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Government to open bidding for East Coast rail line franchise
THE contest to re-privatise the East Coast rail line will be launched by ministers today (Friday, October 25) – to a storm of protest.
The department of transport (Dft) will announce details of the new franchise to operate the route and invite bidders to come forward.
Virgin, FirstGroup and a consortia led by SNCF, France’s state-owned rail company, are all expected to compete for the right to take over the East Coast.
Ministers will argue that only a new private operator – after four years of state ownership – can deliver the extra cash to improve services for passengers.
But the launch of the new franchise will spark fierce criticism from Labour, trades unions and some passenger groups, who insist the line is highly successful in state hands.
They say East Coast profits currently being reinvested in a better rail network - £40m, between 2009 and 2012 – would be lost to private shareholders.
There are also fears of a third “franchise fiasco” after both National Express and GNER handed back the keys, when they ran out of cash.
Last night, Mary Creagh, Labour’s new transport spokeswoman, said: “East Coast is working well and will have returned £800m to the taxpayer by the end of this financial year.
“David Cameron should tackle his Government’s cost of living crisis and cap rail fare rises for struggling commuters, instead of obsessing about handing East Coast over to the private sector.”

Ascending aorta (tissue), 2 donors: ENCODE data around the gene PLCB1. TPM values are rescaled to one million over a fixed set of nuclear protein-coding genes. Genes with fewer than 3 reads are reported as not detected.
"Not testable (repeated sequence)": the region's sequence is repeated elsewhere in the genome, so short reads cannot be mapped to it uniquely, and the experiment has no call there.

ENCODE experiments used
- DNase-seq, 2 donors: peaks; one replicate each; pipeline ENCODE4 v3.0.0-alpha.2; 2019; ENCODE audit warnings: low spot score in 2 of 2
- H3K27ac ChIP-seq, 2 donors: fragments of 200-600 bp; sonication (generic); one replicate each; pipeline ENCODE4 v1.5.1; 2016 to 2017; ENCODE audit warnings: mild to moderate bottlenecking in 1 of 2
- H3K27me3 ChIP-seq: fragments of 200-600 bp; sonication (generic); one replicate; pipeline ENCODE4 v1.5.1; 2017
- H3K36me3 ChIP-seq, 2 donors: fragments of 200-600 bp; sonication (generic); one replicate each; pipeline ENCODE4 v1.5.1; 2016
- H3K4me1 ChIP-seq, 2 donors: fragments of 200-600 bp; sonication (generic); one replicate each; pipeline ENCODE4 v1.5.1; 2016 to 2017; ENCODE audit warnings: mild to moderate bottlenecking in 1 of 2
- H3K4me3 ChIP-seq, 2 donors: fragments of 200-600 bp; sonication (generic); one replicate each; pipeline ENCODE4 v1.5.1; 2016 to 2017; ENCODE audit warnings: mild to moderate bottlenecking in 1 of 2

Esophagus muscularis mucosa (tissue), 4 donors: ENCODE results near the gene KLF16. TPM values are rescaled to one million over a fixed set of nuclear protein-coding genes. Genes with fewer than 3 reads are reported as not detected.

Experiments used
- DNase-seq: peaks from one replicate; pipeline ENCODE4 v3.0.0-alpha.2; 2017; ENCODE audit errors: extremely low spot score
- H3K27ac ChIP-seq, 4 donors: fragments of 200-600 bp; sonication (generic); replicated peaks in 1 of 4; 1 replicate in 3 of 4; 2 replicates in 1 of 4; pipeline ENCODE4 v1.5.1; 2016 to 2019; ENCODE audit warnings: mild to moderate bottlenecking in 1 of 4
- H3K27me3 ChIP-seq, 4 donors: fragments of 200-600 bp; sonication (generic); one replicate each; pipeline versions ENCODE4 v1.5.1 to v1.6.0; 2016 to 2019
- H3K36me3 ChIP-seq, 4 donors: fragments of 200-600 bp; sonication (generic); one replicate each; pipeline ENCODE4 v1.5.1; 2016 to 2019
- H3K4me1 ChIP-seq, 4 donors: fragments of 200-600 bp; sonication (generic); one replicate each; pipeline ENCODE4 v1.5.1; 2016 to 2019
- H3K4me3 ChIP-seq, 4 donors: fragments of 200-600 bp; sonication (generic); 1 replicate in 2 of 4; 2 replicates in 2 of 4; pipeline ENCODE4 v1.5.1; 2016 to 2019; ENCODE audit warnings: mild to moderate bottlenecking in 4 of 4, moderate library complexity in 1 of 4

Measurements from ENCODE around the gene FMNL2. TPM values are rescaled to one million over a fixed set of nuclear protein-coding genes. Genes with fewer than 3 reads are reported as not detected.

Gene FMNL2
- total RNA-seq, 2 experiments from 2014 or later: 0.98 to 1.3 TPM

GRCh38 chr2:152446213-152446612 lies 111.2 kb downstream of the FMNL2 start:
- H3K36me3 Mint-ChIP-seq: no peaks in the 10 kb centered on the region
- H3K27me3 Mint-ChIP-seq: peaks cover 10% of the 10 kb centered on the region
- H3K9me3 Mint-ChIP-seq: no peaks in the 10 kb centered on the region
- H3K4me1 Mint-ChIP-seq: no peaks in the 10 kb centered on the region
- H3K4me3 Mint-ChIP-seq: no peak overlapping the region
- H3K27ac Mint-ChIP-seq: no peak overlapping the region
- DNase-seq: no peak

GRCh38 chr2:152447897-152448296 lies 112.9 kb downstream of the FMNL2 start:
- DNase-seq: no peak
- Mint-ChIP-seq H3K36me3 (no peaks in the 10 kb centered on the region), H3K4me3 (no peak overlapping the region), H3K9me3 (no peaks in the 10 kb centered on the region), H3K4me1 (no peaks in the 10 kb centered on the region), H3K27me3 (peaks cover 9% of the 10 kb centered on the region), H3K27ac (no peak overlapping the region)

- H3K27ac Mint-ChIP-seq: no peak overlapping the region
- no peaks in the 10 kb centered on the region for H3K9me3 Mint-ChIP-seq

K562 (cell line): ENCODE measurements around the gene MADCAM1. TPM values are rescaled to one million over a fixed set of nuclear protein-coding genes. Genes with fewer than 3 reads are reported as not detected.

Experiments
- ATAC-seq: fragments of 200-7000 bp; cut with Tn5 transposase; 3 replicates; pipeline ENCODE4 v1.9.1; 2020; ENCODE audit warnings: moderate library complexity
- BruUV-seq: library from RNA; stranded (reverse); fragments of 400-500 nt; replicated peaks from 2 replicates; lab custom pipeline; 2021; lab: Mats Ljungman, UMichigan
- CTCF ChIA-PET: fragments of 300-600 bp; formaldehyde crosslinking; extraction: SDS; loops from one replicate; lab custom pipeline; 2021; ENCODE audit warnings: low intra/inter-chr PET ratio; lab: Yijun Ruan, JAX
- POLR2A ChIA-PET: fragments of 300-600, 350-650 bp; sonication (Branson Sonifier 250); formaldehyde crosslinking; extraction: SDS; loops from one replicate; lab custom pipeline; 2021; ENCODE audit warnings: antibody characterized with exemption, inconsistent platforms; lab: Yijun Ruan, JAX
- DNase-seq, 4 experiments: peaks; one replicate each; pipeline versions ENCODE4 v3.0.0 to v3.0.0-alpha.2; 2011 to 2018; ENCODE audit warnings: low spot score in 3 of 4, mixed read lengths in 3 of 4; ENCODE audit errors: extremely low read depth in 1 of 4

Under a timetable set out earlier this year, the East Coast contract is due to be awarded in October next year, with the franchise starting in February 2015.
However, insiders have warned that schedule is already slipping, which could push the contract award right up to the edge of the general election, in May 2015.
In such circumstances, Labour will argue that the award should be blocked, to avoid tying the hands of an incoming Government.
It has also argued for state-owned Directly Operated Railways (DOR) – which took over the East Coast in 2009 – to be allowed to bid, if a contest is held.
But, in a recent Commons debate, then rail minister Simon Burns urged Labour MPs to recognise that “the Government is not wash with unlimited amounts of money”.
He said: “We are more ambitious for the East Coast main line. And we believe - from the experience of other franchisees - that they are prepared to invest their money as well.
“That will ensure there is more investment in improving the services for passengers – that’s the key issue.”
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